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The StupidFilter Project

“Madness is the exception in individuals but the rule in groups.”
-Friedrich Wilhelm Nietzsche (1844-10-15 – 1900-08-25)

As the size of a group of people goes up, the IQ generally goes down. We’re starting to accept it as a fact of life that on uber-popular sites (such as YouTube, MySpace, etc.), 99% of the user-generated content is just completely and utterly inane. For example, I think reading YouTube comments out loud is prohibited by the Geneva Conventions, and one of the tactics for which the CIA is currently under fire is forcing detainees to read MySpace pages for 8 hours a day.

While we have a number of filters to block spam from our inboxes and epilepsy-inducing Flash advertisements from websites, there isn’t currently a filter to block stupidity. Well, now there’s the StupidFilter Project. From the project’s site:

The concept behind the StupidFilter Project originated during a conversation between Gabriel Ortiz and Paul Starr. StupidFilter was conceived out of necessity. Too long have we suffered in silence under the tyranny of idiocy. In the beginning, the internet was a place where one could communicate intelligently with similarly erudite people. Then, Eternal September hit and we were lost in the noise. The advent of user-driven web content has compounded the matter yet further, straining our tolerance to the breaking point.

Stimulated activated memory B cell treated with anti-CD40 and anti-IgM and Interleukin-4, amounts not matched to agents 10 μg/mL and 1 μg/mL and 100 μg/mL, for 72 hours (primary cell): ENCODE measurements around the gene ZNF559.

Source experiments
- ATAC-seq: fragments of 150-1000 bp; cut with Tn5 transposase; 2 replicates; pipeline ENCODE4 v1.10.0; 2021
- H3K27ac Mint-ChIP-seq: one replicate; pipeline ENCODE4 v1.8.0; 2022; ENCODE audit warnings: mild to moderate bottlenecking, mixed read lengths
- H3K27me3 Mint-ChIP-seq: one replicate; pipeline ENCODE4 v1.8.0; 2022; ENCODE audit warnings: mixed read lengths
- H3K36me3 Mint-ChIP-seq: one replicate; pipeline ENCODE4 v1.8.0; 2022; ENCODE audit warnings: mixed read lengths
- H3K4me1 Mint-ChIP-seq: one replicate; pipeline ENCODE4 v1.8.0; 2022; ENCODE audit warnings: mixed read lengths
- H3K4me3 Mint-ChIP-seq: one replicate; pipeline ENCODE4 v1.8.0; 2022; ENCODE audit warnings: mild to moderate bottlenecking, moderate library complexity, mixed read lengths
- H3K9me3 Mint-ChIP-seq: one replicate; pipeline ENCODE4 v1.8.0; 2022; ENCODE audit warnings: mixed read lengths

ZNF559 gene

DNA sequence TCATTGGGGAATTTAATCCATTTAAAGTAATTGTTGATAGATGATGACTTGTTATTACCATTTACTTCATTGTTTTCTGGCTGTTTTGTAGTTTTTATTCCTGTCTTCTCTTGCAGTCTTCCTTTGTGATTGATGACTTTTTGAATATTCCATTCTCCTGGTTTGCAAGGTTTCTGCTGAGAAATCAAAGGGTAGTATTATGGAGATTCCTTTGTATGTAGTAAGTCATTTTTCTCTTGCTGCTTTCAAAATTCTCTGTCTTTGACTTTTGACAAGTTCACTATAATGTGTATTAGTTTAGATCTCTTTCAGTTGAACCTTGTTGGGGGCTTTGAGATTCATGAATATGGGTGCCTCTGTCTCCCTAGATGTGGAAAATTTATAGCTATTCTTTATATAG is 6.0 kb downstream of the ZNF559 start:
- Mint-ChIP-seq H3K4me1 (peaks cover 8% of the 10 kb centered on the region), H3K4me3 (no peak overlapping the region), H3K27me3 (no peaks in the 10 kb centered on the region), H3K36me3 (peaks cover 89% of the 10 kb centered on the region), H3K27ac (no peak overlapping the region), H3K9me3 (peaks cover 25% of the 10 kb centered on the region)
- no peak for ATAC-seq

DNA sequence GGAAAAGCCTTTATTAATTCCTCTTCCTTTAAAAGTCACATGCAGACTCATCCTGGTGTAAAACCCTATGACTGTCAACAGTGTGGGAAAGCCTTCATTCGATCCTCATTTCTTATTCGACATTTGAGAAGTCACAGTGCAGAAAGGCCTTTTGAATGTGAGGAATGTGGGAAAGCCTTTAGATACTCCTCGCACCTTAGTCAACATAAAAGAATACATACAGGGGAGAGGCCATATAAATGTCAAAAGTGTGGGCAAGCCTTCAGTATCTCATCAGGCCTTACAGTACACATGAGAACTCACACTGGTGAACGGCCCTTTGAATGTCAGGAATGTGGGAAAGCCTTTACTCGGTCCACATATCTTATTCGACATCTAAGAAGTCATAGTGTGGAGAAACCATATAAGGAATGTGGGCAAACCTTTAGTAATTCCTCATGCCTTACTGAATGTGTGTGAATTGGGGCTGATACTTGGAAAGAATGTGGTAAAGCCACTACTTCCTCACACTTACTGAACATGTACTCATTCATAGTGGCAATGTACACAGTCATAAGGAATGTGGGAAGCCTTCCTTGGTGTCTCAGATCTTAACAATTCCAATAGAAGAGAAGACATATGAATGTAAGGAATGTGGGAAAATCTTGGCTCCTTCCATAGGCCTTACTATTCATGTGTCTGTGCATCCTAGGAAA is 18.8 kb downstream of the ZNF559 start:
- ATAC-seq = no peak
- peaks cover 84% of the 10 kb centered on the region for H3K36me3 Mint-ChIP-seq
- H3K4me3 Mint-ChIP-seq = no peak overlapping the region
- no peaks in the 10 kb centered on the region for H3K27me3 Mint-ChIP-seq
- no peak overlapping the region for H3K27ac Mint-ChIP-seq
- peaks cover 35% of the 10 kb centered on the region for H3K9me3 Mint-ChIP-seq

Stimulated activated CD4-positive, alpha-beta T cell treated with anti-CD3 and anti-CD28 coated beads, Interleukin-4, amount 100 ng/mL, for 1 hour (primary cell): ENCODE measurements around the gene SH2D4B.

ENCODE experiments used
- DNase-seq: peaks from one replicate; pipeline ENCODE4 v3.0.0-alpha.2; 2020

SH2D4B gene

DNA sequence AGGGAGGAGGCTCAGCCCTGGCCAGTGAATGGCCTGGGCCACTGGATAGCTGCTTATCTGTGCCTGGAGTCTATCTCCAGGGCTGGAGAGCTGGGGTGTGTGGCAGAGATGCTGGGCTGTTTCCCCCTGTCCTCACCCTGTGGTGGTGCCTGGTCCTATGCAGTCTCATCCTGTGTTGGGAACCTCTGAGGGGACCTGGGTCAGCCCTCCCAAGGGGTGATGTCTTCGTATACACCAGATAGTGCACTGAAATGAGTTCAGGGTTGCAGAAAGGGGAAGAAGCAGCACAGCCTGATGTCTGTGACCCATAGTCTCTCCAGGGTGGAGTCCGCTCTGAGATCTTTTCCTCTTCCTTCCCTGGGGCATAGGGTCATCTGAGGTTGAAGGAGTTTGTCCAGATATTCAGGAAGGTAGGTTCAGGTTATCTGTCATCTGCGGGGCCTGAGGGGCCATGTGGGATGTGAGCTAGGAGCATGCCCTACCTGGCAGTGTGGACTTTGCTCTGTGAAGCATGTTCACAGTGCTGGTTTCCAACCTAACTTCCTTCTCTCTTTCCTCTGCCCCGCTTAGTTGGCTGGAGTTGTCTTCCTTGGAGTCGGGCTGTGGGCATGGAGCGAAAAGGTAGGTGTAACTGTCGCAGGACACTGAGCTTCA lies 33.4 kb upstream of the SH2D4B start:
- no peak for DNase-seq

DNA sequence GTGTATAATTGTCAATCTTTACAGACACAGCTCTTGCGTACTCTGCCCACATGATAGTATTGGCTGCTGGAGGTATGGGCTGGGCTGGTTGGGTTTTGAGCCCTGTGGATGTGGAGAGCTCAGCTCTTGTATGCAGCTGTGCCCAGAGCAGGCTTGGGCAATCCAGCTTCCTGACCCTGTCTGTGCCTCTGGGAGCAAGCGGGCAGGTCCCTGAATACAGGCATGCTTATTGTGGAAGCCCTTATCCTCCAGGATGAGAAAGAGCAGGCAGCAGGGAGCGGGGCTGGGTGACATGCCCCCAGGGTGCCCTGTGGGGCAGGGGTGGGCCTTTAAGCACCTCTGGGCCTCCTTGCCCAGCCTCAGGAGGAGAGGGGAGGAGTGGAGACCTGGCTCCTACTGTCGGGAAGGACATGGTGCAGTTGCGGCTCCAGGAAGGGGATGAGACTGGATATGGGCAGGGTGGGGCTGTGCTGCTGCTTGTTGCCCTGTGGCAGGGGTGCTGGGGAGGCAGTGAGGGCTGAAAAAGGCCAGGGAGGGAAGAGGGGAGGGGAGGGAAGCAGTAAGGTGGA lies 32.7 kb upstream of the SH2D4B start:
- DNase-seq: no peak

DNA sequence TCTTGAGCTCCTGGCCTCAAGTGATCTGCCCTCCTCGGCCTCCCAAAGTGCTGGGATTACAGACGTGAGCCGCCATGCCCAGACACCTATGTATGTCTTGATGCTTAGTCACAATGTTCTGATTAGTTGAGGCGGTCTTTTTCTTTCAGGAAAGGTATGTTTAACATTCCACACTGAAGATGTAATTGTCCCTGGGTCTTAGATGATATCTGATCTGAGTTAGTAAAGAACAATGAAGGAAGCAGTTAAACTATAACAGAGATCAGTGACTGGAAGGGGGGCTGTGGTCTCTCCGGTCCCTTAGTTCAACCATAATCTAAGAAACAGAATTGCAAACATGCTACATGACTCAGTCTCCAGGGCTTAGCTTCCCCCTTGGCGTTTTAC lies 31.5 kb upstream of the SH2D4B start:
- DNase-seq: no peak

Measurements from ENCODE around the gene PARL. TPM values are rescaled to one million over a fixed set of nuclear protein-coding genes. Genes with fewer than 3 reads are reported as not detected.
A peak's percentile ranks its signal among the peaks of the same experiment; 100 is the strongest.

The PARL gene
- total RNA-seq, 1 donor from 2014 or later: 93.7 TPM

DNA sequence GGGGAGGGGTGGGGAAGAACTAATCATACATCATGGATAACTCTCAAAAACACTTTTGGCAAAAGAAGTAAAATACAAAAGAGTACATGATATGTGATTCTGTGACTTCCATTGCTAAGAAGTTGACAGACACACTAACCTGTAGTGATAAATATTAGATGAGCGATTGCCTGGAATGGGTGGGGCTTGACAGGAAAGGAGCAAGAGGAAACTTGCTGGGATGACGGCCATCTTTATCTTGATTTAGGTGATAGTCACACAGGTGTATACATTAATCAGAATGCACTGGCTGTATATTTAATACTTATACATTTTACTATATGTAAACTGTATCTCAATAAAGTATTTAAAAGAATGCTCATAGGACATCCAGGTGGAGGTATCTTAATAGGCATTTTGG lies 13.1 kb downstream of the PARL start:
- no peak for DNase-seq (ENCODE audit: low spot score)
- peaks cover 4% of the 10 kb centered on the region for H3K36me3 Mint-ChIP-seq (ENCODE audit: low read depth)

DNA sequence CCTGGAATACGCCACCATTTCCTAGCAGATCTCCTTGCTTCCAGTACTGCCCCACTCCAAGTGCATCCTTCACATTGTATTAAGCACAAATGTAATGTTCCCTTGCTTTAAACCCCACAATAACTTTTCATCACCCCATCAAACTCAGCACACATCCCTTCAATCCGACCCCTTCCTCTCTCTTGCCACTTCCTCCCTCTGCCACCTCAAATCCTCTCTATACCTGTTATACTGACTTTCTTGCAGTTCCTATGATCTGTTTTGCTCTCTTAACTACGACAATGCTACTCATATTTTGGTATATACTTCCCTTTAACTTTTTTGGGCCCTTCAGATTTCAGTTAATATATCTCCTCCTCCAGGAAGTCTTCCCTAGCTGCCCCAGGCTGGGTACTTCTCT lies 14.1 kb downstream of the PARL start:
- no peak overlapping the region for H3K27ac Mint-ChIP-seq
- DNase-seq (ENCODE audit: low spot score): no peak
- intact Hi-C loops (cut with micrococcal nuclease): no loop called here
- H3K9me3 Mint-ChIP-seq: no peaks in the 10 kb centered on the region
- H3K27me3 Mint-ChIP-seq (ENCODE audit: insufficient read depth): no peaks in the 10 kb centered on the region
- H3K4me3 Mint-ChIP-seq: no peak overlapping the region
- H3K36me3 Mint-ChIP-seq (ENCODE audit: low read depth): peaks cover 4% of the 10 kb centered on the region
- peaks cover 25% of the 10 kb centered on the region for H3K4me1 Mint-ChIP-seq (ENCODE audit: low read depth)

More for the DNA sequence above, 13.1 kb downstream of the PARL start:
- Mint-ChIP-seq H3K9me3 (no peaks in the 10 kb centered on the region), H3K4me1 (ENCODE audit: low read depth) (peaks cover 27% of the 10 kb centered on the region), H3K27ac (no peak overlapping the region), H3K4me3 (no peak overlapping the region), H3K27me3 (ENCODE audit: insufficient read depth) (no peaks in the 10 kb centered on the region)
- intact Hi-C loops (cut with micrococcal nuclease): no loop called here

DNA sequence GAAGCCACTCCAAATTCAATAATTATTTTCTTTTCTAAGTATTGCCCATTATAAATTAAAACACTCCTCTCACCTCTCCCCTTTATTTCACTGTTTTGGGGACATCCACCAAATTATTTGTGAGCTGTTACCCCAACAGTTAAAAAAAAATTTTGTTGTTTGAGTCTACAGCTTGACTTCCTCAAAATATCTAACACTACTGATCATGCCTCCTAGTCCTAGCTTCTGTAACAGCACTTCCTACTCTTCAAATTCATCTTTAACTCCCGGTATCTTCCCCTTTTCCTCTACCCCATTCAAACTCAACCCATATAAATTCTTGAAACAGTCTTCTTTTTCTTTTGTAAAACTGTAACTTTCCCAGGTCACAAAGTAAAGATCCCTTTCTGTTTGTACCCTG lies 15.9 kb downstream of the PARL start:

It’s time to fight back.

The solution we’re creating is simple: an open-source filter software that can detect rampant stupidity in written English. This will be accomplished with weighted Bayesian analysis and some rules-based processing, similar to spam detection engines. The primary challenge inherent in our task is that stupidity is not a binary distinction, but rather a matter of degree. To this end, we’re collecting a ranked corpus of stupid text, gleaned from user comments on public websites and ranked on a five-point scale.

Eventually, once the research is completed, we plan to release core engine source code for incorporation into content management systems, blogs, wikis and the like. Additionally, we plan to develop a fully implemented Firefox plugin and a WordPress plugin.


October 10, 2007 - Posted by | Geeks and Gadgetry, Oddities

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